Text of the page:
But Bob Murphy points me to Arnold Kling comments about the book:
In spite of Sorkin's low level of economic literacy...his book is worth reading. He is an outstanding storyteller--I could not put it down until I finished. Moreover, the lack of economic insight is more than made up for by the sociological insight that one obtains from Sorkin's details. He never misses a chance to describe what the financial titans were eating, how their offices were decorated, which brand of car they rode in, how they obtained last-minute air transportation, or the foul language they were using...
The obvious sociological point is that the top finance people live in a bubble, with secret entrances, isolated offices, chauffered automobiles, and private jets. Even the top government officials inhabit this world. Sorkin describes Geithner arriving at the airport in DC and losing it over not being met by a driver. Forced to take a taxi, Geithner turns to his colleague and says that he has no cash. Perhaps this would have been a moment to teach the head of the New York Fed how to use an ATM.
Sorkin managed to make me feel some sympathy for Henry Paulson, the earthy control freak. Annoyed that SEC Chairman Cox had not undertaken a task that Paulson had wanted, we hear:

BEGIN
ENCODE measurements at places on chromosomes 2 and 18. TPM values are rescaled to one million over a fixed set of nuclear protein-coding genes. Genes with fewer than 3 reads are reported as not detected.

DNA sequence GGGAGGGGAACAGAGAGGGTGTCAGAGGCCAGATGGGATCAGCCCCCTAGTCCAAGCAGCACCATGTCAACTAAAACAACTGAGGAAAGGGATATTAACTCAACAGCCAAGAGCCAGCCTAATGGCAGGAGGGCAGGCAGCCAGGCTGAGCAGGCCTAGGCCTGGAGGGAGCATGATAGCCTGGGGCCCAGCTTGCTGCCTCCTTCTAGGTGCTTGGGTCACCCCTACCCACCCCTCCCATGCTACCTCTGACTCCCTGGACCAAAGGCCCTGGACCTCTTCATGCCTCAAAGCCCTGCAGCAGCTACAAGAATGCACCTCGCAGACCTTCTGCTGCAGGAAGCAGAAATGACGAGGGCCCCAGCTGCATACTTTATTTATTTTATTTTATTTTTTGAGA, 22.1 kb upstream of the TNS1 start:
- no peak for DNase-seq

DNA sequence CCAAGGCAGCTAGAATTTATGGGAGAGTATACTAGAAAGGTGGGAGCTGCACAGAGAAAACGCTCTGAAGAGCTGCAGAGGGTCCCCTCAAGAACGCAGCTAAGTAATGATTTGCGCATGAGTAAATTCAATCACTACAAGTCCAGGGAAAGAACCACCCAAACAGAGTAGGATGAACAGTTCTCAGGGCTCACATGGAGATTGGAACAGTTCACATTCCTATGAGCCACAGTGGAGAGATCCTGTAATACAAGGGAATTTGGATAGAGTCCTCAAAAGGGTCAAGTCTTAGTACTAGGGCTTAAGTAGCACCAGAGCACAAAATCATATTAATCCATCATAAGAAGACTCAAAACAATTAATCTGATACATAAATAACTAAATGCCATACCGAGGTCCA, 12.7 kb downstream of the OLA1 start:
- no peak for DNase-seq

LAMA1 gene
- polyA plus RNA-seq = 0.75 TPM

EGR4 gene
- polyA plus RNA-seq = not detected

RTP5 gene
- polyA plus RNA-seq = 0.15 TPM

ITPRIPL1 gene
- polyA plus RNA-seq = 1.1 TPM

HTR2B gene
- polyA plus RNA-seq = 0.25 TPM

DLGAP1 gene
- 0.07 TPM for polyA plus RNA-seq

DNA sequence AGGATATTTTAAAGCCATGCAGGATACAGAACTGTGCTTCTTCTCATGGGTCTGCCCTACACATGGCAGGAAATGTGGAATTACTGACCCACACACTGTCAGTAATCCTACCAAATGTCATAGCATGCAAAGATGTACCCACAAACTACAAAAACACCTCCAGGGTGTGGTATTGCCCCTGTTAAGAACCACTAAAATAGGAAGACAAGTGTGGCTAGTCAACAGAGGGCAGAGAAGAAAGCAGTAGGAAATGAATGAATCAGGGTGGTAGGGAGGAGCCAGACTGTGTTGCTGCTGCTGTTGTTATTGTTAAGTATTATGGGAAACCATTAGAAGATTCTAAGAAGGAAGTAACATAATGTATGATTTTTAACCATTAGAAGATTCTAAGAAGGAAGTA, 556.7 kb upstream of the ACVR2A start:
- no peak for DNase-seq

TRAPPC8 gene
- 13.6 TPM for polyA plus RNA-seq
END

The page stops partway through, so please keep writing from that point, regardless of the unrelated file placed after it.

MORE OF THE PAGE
"I don't want to be left here holding Herman," the Treasury secretary said, glancing at his zipper in case the joke wasn't clear...
In Sorkin's telling, Geithner and Paulson are the deal-making heavies. Bernanke makes cameo appearances to utter professorial remarks, but otherwise seems like a non-player.
I do not see how reading this book can help but reinforce a Simon Johnson/James Kwak view of Washington captured by Wall Street. Paulson seems to have no use for anyone who is not a Goldman Sachs alumnus. Geithner seems to have no use for anyone who is not a CEO of a large financial institution. Both of them view the collapse of major Wall Street firms as Armageddon.
The "regulatory overhaul" promised by the Obama Administration is still the same-old, same-old. Chauffered America will be restored to its exalted status, with a few new rules and regulations thrown in.